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Initial resuscitation of hemorrhagic shock

Authors
  • Krausz, Michael M1
  • 1 Rambam Medical Center, and the Technion-Israel Institute of Technology, Department of Surgery A, Haifa, 31096, Israel , Haifa
Type
Published Article
Journal
World Journal of Emergency Surgery
Publisher
Springer (Biomed Central Ltd.)
Publication Date
Apr 27, 2006
Volume
1
Issue
1
Identifiers
DOI: 10.1186/1749-7922-1-14
Source
Springer Nature
Keywords
License
Green

Abstract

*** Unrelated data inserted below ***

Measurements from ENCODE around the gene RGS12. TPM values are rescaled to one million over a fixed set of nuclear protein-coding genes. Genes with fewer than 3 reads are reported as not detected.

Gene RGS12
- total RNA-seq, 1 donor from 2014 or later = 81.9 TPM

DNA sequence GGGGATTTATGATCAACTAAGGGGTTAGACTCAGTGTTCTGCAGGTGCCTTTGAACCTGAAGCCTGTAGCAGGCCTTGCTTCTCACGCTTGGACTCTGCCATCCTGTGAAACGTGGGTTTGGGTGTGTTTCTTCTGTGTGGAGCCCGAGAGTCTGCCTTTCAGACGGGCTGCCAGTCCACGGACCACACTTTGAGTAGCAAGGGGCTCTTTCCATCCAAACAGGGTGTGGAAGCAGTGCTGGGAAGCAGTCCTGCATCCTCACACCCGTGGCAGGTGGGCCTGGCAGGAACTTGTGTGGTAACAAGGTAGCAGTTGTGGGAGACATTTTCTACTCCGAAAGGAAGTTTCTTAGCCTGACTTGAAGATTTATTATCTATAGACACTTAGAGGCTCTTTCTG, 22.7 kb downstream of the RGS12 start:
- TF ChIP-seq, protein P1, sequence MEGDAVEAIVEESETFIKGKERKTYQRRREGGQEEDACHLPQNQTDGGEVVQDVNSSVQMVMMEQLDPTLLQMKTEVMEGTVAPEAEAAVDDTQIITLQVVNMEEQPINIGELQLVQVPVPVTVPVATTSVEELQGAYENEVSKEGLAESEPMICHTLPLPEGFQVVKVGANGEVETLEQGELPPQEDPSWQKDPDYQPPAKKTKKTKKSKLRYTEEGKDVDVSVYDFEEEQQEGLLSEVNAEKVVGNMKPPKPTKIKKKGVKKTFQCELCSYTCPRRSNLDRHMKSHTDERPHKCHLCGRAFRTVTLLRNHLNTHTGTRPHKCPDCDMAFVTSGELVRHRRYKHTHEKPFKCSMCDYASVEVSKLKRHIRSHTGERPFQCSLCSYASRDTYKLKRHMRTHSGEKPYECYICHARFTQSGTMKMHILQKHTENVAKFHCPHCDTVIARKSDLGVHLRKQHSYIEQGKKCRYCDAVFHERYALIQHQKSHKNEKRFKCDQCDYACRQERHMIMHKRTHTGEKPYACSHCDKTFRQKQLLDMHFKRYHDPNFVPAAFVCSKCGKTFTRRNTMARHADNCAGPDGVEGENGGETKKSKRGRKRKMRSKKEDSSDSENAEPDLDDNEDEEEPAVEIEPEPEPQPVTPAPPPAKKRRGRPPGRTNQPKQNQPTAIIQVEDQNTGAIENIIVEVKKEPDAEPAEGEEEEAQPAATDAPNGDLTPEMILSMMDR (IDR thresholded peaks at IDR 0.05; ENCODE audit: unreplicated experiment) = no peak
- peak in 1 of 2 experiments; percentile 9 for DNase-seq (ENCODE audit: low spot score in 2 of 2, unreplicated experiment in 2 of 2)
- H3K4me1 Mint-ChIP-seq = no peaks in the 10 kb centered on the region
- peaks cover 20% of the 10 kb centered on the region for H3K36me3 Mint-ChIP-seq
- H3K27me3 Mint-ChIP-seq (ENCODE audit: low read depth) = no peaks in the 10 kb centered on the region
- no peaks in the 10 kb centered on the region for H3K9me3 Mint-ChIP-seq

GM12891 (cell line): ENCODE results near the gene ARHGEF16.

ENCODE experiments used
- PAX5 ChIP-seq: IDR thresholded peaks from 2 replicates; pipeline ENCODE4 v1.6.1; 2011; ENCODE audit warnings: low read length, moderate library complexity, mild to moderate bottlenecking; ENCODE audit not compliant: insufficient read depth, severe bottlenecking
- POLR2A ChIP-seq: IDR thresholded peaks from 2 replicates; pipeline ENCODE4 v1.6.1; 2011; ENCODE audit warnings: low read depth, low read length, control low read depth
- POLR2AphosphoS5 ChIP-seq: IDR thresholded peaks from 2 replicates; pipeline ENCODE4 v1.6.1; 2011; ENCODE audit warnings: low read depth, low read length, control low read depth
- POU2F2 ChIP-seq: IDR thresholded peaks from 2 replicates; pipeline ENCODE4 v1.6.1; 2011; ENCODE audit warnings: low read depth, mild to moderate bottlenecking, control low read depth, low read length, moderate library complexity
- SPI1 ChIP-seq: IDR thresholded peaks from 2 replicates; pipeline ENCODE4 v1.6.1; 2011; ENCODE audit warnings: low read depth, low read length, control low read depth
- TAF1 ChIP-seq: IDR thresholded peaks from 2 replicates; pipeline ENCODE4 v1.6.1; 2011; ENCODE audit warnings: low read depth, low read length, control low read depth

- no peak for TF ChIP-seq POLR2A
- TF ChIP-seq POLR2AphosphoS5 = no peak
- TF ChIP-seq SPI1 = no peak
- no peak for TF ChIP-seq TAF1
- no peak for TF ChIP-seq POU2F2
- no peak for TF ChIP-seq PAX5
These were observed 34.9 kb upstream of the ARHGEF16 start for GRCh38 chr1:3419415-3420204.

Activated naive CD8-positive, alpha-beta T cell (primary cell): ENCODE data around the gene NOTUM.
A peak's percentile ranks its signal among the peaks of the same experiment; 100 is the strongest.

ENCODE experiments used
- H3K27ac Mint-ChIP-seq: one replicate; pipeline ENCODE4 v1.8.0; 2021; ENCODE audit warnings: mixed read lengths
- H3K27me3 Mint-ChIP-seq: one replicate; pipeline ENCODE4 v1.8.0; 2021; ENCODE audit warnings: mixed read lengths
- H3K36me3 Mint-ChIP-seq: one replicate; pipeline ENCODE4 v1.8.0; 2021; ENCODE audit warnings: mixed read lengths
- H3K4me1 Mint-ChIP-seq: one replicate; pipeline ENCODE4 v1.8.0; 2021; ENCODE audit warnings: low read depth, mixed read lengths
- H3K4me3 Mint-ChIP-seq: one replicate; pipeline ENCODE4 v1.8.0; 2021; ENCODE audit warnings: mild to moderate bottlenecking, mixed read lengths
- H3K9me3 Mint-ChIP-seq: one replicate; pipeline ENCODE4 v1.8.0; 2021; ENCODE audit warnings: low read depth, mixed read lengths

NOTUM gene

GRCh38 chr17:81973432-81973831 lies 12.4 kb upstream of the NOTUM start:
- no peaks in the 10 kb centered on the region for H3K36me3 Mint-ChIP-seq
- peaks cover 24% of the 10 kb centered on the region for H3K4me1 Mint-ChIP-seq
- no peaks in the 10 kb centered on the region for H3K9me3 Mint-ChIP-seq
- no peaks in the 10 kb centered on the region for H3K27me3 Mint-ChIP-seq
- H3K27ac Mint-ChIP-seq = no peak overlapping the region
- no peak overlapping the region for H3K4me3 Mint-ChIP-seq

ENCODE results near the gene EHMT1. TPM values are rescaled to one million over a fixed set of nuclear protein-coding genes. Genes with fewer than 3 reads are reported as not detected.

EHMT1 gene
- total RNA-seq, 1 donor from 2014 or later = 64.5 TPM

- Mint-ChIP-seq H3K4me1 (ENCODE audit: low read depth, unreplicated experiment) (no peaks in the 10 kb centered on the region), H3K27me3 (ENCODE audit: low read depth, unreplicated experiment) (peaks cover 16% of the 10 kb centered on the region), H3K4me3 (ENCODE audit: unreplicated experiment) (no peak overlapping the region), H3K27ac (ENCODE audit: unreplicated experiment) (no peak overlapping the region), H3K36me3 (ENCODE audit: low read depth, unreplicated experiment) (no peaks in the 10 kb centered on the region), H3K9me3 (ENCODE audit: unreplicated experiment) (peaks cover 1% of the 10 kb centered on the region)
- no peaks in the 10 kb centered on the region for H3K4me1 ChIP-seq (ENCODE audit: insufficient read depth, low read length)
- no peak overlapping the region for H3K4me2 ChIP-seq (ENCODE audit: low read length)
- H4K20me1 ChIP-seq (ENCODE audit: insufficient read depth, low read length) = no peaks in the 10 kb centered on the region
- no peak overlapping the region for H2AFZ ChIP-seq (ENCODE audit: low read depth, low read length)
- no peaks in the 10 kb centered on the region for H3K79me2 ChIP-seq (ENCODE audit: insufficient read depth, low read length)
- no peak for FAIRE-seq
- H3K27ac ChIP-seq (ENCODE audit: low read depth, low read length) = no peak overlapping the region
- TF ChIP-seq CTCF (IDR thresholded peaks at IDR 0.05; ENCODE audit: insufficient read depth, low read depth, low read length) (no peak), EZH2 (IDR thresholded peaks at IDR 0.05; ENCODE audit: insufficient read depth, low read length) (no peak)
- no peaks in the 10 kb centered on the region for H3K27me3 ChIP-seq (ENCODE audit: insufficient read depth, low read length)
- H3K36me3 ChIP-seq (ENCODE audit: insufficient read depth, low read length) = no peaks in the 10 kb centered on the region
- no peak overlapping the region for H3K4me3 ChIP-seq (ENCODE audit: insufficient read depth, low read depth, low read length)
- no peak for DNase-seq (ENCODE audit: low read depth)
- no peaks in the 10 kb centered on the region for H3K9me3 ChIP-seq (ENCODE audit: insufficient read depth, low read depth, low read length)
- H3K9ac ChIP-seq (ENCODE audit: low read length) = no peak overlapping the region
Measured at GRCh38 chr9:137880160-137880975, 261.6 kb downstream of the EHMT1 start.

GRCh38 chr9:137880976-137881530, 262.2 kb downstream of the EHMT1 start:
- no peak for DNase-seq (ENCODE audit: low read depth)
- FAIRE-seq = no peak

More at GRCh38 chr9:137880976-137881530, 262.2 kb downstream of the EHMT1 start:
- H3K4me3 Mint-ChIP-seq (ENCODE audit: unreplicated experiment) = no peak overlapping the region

The primary treatment of hemorrhagic shock is control of the source of bleeding as soon as possible and fluid replacement. In controlled hemorrhagic shock (CHS) where the source of bleeding has been occluded fluid replacement is aimed toward normalization of hemodynamic parameters. In uncontrolled hemorrhagic shock (UCHS) in which bleeding has temporarily stopped because of hypotension, vasoconstriction, and clot formation, fluid treatment is aimed at restoration of radial pulse, or restoration of sensorium or obtaining a blood pressure of 80 mmHg by aliquots of 250 ml of lactated Ringer's solution (hypotensive resuscitation). When evacuation time is shorter than one hour (usually urban trauma) immediate evacuation to a surgical facility is indicated after airway and breathing (A, B) have been secured ("scoop and run"). Precious time is not wasted by introducing an intravenous line. When expected evacuation time exceeds one hour an intravenous line is introduced and fluid treatment started before evacuation. Crystalloid solutions and blood transfusion are the mainstays of pre-hospital and in-hospital treatment of hemorrhagic shock. In the pre-hospital setting four types of fluid are presently recommended: crystalloid solutions, colloid solutions, hypertonic saline and oxygen-carrying blood substitutes. In unstable or unresponsive hemorrhagic shock surgical treatment is mandatory as soon as possible to control the source of bleeding.

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